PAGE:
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Title: On-Farm Diversity and Management of Enset (Ensete Ventricosum(Welw) Ceeseman) in Kembata Tembaro Zone, Southern Ethiopia
???metadata.dc.contributor.*???: Dr. Kassahun Tesfaye
Deboch, Tarekegn
Keywords: Diversity;Enset;Farmers’ Varieties;Ethiopia
Issue Date: Aug-2017
Publisher: Addis Ababa University
Abstract: The Ethiopian highlands are a center of genetic diversity for enset, tef, sorghum, barley and finger millet. Enset (Ensete ventricosum (Welw.) Cheesman) belongs to the order Sctaminae, the family Musaceae. The family is subdivided into the genera Musa and Ensete. Enset is an important staple crop for about 20 million of the population of the people living in the densely populated regions of South and Southwestern Ethiopia. The crop is grown in mixed subsistence farming systems, often in association with coffee, multi-purpose trees, and annual food and fodder crops. It is also used for livestock feed, fuel wood, construction materials, containers, and as a provider of shade to intercropped annual or perennial crops. It is cultivated between 1500 and 3100 meters above sea level (, where daily average minimum and maximum temperatures are 8 and 270C, respectively. The survey was aimed at investigating a central hypothesis that the traditional use and management of enset contributes to its conservation. The sampled households varied considerably in resource endowments, demographic and geographic factors. Generally, there were neither any differences between woredas, Kebele Adminstrations (KAs), nor among villages regarding the management and use of enset. Result of the survey revealed that farmers select and characterize Enset clones based on their own criteria and they were able to name 80 distinct enset clones. The number of enset clones maintained on individual farms ranged from 1 to 13 (mean of 5.97 ±1.11). Doyogena with 41 clones had the highest richness and Demboya with 28 clones had the lowest richness; mean richness being 36.66±4.88 clones per zone. Simpson’s D and Shanon-Weaver’s H had a very narrow range; 0.97 and 0.93 with a mean of 0.95 ± 0.01, and 3.46 to 2.91 with a mean of 3.2 ± 0.20, respectively, indicating high level of genetic diversity of Enset in the region. Clone abundance was the highest at Doyogena (7.39) and the lowest for Domboya (4.57). Mean abundance was 5.96±2.19 farms per clone. Out of the 80 clones 28 (35%) were observed at only one woreda and were localized. Eight clones were present at six and had the maximum distribution and abundance. Sorenson’s similarity index has shown that Angacha and Doyogena shared the highest number of clones (27). Doyogena and Kedidagamela, Hadero-Tunto and Kedidagamela also had 22 clones in common and were therefore more similar. Farmers have noted that few clones such as Dirbo, Siskela, and Gishra are replacing previously grown clones due to their resistance to bacterial blight. It was also observed that clones previously known by farmers have been lost due to different reasons, pointing to the genetic erosion going on and the necessity of genetic conservation. Landrace diversity in the region is affected by a number of factors. Enset Xanthomonas is the main factor limiting enset richness and diversity. We therefore conclude that the existing farmers’ naming, classification be complemented with morphological, biochemical and molecular marker study and maintenance of the creative dynamics of traditional knowledge and transmission of the knowledge are crucial for constructing sustainable management.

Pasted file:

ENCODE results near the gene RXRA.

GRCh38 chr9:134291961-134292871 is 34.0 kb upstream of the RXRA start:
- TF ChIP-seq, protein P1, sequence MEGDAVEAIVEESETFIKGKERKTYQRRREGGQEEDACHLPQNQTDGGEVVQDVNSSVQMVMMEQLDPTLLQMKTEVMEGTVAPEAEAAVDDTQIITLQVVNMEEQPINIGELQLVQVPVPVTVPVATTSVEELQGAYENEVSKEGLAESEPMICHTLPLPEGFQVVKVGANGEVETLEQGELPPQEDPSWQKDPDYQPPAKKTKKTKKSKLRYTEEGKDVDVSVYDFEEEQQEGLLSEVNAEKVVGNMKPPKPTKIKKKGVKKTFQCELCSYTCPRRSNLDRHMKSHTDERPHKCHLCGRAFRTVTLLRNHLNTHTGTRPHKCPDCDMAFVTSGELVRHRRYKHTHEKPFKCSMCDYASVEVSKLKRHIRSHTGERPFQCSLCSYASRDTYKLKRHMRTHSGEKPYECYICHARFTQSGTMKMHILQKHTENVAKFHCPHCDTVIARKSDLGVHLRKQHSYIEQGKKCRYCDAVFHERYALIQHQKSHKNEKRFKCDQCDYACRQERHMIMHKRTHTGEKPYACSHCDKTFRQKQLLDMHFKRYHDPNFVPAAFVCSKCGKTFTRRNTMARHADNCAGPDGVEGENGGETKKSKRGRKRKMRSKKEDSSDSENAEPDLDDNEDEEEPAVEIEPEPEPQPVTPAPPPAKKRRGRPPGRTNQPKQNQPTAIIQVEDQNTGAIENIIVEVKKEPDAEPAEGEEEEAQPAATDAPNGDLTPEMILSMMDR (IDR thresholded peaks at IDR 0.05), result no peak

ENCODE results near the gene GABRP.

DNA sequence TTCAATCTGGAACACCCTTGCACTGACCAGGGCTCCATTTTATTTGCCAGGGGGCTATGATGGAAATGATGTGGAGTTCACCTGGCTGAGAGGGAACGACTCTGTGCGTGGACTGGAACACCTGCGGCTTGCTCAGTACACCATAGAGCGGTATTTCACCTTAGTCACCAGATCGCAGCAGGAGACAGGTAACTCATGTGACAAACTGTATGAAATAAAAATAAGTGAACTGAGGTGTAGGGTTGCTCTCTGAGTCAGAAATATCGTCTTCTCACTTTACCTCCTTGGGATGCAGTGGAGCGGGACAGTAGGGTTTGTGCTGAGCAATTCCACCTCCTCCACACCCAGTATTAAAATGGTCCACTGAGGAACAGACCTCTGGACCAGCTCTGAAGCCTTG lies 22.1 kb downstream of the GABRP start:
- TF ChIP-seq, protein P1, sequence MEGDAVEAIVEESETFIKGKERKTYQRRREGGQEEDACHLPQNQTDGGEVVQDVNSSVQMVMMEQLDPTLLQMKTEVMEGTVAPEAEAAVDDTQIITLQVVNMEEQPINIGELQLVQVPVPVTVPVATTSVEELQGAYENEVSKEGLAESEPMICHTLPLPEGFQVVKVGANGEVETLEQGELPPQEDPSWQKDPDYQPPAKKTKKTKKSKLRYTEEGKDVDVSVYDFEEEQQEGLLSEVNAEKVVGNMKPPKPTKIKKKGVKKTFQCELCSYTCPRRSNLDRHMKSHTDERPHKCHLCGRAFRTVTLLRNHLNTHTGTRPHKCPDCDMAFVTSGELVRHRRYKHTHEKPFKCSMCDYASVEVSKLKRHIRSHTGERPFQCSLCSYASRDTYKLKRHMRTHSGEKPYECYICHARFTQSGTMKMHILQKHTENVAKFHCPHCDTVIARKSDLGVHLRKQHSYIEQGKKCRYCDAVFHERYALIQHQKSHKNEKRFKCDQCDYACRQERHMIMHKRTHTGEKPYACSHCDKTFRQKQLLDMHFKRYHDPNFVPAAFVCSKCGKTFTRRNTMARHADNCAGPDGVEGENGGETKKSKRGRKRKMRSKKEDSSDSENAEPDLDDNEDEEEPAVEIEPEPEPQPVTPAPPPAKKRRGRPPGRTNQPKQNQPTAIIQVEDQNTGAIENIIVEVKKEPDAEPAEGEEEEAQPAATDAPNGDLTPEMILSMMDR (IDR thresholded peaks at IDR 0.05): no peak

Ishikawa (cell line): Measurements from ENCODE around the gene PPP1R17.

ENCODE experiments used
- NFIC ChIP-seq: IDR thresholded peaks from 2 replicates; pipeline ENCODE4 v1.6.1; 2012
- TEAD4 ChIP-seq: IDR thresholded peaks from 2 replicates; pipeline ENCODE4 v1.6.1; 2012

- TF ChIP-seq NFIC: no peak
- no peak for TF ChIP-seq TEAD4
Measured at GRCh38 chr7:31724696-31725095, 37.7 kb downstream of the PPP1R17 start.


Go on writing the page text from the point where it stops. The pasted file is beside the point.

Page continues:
Description: A Thesis Submitted to the Department of Biology Presented in Partial Fulfillment of the Requirements for the Master of Degree of Science in Biology
Appears in Collections:Thesis - Biology

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